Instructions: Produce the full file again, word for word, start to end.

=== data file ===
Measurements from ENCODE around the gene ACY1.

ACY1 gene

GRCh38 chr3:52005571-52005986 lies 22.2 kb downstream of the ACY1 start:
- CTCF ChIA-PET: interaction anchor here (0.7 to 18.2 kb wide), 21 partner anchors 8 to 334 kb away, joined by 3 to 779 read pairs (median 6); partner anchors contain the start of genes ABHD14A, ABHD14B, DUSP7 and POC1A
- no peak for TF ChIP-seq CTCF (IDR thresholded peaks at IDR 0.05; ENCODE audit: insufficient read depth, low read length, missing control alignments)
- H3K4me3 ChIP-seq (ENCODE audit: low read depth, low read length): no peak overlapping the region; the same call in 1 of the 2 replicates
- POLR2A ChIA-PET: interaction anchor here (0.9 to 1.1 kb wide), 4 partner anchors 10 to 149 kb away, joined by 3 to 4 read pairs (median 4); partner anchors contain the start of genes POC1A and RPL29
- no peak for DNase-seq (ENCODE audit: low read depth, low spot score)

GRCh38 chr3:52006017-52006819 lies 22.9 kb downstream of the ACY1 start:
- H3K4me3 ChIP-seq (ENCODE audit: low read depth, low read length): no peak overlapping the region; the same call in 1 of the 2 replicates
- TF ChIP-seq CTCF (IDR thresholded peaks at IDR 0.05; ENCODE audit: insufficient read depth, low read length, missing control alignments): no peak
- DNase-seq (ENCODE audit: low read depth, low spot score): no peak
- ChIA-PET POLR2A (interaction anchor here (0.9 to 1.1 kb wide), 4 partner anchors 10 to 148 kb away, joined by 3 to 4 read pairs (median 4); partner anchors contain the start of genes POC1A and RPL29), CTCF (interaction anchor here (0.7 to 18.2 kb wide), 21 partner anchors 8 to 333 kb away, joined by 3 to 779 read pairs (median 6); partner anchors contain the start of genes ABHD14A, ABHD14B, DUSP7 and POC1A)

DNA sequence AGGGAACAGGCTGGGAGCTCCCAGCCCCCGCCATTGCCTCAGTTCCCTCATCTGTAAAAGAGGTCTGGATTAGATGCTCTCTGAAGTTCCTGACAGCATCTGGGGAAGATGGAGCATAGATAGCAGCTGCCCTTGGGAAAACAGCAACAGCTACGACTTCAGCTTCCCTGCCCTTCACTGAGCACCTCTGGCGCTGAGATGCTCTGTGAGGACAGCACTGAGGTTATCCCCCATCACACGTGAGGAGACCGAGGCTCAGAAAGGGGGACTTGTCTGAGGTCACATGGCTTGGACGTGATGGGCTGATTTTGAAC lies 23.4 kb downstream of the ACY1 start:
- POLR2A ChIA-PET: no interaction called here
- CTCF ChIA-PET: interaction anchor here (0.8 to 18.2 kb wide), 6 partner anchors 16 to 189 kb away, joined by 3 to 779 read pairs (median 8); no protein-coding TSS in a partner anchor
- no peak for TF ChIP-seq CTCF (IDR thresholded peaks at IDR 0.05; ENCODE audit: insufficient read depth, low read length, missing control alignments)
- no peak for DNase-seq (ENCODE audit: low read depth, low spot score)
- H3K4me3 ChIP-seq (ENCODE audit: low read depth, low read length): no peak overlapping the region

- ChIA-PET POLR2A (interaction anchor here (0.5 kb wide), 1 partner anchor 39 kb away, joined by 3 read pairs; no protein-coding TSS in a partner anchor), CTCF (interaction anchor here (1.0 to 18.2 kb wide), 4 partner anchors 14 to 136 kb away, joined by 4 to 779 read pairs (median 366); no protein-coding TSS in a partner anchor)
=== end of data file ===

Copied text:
Measurements from ENCODE around the gene ACY1.

ACY1 gene

GRCh38 chr3:52005571-52005986 lies 22.2 kb downstream of the ACY1 start:
- CTCF ChIA-PET: interaction anchor here (0.7 to 18.2 kb wide), 21 partner anchors 8 to 334 kb away, joined by 3 to 779 read pairs (median 6); partner anchors contain the start of genes ABHD14A, ABHD14B, DUSP7 and POC1A
- no peak for TF ChIP-seq CTCF (IDR thresholded peaks at IDR 0.05; ENCODE audit: insufficient read depth, low read length, missing control alignments)
- H3K4me3 ChIP-seq (ENCODE audit: low read depth, low read length): no peak overlapping the region; the same call in 1 of the 2 replicates
- POLR2A ChIA-PET: interaction anchor here (0.9 to 1.1 kb wide), 4 partner anchors 10 to 149 kb away, joined by 3 to 4 read pairs (median 4); partner anchors contain the start of genes POC1A and RPL29
- no peak for DNase-seq (ENCODE audit: low read depth, low spot score)

GRCh38 chr3:52006017-52006819 lies 22.9 kb downstream of the ACY1 start:
- H3K4me3 ChIP-seq (ENCODE audit: low read depth, low read length): no peak overlapping the region; the same call in 1 of the 2 replicates
- TF ChIP-seq CTCF (IDR thresholded peaks at IDR 0.05; ENCODE audit: insufficient read depth, low read length, missing control alignments): no peak
- DNase-seq (ENCODE audit: low read depth, low spot score): no peak
- ChIA-PET POLR2A (interaction anchor here (0.9 to 1.1 kb wide), 4 partner anchors 10 to 148 kb away, joined by 3 to 4 read pairs (median 4); partner anchors contain the start of genes POC1A and RPL29), CTCF (interaction anchor here (0.7 to 18.2 kb wide), 21 partner anchors 8 to 333 kb away, joined by 3 to 779 read pairs (median 6); partner anchors contain the start of genes ABHD14A, ABHD14B, DUSP7 and POC1A)

DNA sequence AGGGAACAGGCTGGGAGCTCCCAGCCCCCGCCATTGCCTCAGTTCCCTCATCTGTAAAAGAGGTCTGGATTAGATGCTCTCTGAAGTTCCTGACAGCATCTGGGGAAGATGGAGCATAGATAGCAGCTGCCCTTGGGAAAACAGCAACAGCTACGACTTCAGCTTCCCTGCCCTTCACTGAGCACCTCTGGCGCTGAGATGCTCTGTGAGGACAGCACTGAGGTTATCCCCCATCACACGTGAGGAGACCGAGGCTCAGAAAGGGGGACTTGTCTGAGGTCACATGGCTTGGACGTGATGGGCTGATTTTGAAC lies 23.4 kb downstream of the ACY1 start:
- POLR2A ChIA-PET: no interaction called here
- CTCF ChIA-PET: interaction anchor here (0.8 to 18.2 kb wide), 6 partner anchors 16 to 189 kb away, joined by 3 to 779 read pairs (median 8); no protein-coding TSS in a partner anchor
- no peak for TF ChIP-seq CTCF (IDR thresholded peaks at IDR 0.05; ENCODE audit: insufficient read depth, low read length, missing control alignments)
- no peak for DNase-seq (ENCODE audit: low read depth, low spot score)
- H3K4me3 ChIP-seq (ENCODE audit: low read depth, low read length): no peak overlapping the region

- ChIA-PET POLR2A (interaction anchor here (0.5 kb wide), 1 partner anchor 39 kb away, joined by 3 read pairs; no protein-coding TSS in a partner anchor), CTCF (interaction anchor here (1.0 to 18.2 kb wide), 4 partner anchors 14 to 136 kb away, joined by 4 to 779 read pairs (median 366); no protein-coding TSS in a partner anchor)